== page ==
Qamar Ali Khan

Qamar Ali Khan

5 years ago #6

Brilliant work Dean Owen! It's so mazing to read your post and to watch the clip. People like Dufour are the symbol of real craftsmanship in this technology-driven era. Thank you for such a great knowledge!

Dean Owen

Dean Owen

5 years ago #5

Ahhh, a lesson to be learnt here that the best don't need to advertise. The ones that do, typically LVMH or Swatch group companies like IWC, understand that many luxury watch purchases are made overseas so a plane makes perfect sense.

Ken Boddie

Ken Boddie

5 years ago #4

Your impressive list puts my Casio Edifice to shame. I must admit, however, to perusing the photographs of impressive watches on flight magazines on my business trips. I wonder why they always appear to advertise there, since flying is no longer a luxury by any means? Good to know what makes you tick, Dean. :-)) #3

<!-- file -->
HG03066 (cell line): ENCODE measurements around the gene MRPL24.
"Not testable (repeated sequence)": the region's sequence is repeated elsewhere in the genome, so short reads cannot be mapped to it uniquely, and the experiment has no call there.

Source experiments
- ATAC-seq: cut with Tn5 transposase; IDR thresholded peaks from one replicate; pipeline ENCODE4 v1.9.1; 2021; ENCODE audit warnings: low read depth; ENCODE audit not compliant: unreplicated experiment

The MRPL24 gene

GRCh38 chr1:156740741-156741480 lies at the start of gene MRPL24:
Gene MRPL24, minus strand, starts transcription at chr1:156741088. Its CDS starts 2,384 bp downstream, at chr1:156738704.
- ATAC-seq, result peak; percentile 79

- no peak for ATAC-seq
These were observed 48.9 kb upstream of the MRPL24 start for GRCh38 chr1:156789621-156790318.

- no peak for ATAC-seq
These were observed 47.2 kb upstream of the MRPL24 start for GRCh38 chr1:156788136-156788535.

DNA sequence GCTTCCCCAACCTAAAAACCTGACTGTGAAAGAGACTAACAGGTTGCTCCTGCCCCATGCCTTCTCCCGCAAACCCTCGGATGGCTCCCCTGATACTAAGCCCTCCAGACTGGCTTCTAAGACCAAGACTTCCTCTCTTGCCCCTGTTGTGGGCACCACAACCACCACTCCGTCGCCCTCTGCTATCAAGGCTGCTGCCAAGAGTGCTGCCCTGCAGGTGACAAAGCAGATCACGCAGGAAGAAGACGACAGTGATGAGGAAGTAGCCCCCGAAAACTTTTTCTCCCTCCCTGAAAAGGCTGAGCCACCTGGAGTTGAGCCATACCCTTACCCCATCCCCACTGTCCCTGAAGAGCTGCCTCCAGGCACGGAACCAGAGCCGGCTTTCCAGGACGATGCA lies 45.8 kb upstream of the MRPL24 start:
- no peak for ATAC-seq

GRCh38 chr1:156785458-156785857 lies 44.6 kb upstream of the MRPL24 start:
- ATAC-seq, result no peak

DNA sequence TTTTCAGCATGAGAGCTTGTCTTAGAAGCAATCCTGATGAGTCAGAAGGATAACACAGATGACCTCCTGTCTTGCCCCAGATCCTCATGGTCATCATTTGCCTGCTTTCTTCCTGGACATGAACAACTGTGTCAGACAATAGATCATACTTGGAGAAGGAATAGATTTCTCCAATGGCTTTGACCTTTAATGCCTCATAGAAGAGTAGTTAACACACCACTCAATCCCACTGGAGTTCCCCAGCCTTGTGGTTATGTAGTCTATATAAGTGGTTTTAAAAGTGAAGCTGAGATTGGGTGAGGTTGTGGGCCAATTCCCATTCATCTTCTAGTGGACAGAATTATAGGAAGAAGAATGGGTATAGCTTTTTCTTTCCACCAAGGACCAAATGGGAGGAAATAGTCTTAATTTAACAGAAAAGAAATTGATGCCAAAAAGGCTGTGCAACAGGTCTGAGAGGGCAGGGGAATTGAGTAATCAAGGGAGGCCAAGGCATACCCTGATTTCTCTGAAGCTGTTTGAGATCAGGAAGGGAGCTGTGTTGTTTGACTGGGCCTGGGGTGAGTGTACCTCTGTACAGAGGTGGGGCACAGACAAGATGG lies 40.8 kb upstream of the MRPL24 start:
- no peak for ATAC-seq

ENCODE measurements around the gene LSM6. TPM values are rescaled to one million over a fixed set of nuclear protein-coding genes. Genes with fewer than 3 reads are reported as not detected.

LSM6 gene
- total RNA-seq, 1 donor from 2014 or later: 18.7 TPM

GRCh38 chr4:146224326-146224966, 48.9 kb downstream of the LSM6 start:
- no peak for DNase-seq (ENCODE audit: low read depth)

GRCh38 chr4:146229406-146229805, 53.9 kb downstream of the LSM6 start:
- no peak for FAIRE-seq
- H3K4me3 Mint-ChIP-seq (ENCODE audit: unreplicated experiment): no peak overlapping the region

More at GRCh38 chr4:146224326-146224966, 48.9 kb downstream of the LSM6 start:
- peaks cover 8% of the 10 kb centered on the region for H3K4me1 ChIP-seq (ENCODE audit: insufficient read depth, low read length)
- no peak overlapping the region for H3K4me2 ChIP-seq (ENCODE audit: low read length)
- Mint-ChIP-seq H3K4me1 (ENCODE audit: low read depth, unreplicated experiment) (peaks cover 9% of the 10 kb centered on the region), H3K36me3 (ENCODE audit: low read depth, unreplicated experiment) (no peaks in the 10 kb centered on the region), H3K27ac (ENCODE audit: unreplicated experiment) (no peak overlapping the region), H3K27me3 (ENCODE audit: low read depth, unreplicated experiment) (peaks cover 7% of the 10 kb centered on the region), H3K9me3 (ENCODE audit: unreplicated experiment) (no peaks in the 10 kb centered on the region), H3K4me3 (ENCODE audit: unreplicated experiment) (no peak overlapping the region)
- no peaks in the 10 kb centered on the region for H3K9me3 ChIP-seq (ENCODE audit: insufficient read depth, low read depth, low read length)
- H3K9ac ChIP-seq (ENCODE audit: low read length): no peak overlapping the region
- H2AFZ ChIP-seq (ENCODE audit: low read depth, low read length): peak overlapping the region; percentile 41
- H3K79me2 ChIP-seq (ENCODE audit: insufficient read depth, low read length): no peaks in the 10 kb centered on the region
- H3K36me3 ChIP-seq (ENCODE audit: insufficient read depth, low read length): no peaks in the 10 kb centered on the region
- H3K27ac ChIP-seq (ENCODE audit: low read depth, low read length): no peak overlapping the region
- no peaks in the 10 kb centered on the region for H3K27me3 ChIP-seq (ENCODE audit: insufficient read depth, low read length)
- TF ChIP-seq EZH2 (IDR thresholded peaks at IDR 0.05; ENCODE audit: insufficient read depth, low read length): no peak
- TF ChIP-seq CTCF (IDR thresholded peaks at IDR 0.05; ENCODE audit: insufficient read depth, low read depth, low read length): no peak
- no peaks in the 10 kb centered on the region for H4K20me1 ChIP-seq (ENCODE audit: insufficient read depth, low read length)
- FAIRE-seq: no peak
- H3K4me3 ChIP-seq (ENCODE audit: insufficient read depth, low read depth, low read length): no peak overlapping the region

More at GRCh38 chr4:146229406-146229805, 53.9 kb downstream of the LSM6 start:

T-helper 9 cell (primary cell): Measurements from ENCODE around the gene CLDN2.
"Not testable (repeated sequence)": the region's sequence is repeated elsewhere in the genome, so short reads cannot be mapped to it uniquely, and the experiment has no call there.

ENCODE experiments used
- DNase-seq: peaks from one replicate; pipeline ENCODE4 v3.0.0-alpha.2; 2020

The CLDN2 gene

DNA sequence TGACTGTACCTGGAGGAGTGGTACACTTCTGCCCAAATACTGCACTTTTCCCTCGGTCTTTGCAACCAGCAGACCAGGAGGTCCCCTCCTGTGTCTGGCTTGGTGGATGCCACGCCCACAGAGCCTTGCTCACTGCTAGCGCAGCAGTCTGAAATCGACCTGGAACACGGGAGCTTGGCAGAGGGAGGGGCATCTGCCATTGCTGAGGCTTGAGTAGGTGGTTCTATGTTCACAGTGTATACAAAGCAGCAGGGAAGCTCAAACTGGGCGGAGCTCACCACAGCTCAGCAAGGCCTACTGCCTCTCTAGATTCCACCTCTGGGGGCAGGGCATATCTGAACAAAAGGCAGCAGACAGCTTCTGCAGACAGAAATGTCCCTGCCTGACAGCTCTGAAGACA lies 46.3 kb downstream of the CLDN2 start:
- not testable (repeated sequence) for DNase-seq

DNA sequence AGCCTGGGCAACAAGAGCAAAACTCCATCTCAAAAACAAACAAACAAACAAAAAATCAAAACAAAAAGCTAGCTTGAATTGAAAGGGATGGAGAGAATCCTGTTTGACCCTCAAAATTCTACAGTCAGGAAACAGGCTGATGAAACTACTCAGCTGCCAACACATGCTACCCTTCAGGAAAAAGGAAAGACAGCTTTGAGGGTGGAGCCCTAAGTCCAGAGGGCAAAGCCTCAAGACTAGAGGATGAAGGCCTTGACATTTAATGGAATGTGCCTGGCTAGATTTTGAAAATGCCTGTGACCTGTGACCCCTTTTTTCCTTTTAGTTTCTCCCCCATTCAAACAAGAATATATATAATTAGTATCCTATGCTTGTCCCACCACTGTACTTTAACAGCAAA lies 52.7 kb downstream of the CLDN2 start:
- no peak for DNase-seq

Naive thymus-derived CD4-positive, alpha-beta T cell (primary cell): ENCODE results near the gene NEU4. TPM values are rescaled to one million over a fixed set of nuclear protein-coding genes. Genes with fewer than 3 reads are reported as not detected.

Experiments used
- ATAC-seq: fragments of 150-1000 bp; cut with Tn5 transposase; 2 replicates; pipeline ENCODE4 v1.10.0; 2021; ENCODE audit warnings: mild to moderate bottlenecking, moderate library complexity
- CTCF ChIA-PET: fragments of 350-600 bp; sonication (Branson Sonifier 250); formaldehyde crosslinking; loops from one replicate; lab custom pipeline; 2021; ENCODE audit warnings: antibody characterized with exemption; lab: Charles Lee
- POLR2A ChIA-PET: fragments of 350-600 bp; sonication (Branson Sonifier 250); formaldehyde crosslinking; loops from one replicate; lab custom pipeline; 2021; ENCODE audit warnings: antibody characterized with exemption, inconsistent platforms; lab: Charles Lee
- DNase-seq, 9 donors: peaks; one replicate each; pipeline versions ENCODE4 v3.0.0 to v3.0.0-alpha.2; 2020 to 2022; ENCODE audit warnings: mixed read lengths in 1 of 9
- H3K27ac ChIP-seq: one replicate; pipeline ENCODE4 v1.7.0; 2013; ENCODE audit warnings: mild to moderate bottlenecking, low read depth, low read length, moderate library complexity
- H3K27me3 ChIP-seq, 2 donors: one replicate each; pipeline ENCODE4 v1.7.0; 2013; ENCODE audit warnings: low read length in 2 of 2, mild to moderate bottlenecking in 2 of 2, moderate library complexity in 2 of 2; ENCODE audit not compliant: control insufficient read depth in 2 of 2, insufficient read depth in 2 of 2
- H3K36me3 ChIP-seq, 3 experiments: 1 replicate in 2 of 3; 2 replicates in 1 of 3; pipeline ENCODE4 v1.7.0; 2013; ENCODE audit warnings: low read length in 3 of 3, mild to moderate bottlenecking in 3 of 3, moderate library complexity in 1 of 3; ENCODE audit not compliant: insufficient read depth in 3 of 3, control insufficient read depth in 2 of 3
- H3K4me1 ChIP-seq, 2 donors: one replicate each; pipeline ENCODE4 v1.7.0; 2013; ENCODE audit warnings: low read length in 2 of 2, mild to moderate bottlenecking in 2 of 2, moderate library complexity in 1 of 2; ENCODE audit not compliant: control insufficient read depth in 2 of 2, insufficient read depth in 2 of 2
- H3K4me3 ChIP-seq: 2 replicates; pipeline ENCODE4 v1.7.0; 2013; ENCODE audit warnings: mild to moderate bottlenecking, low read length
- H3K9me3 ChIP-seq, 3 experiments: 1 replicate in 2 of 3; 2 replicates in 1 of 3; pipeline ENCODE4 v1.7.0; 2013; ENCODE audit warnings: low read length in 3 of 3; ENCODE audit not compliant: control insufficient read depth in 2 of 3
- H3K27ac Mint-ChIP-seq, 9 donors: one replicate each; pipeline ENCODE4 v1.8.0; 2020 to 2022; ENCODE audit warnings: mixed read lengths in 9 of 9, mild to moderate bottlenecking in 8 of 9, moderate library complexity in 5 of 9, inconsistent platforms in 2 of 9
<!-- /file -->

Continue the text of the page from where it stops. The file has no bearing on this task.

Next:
Dean Owen

Dean Owen

5 years ago #3

Indeed Ken Boddie, but not just the Swiss, but the Germans (Lang & Heyne, A. Lange & Sohne), but also the Brits, (Roger Smith), plus a number of highly skilled watchmakers in Russia (Konstantin Chaykin), Japan (Hajime Asaoka), Ireland (the McGonigle brothers) just to name a few.

Ken Boddie

Ken Boddie

5 years ago #2

L'Horlogerie Suisse, c'est magnifique, n'est ce pas? Thanks for sharing this great story and video, Dean. ⏱

Pascal Derrien

Pascal Derrien

5 years ago #1

I like watches even though I dont wear any :-) great craftmaker !!!